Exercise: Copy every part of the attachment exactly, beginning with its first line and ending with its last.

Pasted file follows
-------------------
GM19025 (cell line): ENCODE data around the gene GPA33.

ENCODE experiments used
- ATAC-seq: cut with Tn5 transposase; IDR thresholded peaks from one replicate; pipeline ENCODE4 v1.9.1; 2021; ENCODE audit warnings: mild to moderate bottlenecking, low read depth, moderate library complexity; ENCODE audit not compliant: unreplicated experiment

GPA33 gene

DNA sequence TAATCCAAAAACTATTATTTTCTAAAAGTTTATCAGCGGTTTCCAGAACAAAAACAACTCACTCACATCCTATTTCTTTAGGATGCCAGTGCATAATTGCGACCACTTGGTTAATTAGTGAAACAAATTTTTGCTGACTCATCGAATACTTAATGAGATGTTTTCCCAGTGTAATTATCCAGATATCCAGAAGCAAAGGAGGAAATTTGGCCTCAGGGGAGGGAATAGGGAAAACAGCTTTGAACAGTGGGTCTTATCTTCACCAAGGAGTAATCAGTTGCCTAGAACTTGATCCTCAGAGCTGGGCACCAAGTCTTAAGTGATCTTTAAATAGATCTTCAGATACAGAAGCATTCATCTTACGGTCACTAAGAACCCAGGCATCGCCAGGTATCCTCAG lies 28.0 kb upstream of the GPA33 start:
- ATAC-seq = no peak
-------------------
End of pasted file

GM19025 (cell line): ENCODE data around the gene GPA33.

ENCODE experiments used
- ATAC-seq: cut with Tn5 transposase; IDR thresholded peaks from one replicate; pipeline ENCODE4 v1.9.1; 2021; ENCODE audit warnings: mild to moderate bottlenecking, low read depth, moderate library complexity; ENCODE audit not compliant: unreplicated experiment

GPA33 gene

DNA sequence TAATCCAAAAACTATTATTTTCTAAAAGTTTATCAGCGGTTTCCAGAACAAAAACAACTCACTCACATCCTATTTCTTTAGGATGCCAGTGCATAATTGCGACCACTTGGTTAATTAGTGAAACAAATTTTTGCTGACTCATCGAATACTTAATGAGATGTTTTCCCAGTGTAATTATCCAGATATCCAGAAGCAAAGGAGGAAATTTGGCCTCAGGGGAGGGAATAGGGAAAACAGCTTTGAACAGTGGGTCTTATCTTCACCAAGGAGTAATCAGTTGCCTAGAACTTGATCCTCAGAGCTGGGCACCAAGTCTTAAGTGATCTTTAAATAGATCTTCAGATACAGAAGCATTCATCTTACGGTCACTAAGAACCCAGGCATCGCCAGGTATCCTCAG lies 28.0 kb upstream of the GPA33 start:
- ATAC-seq = no peak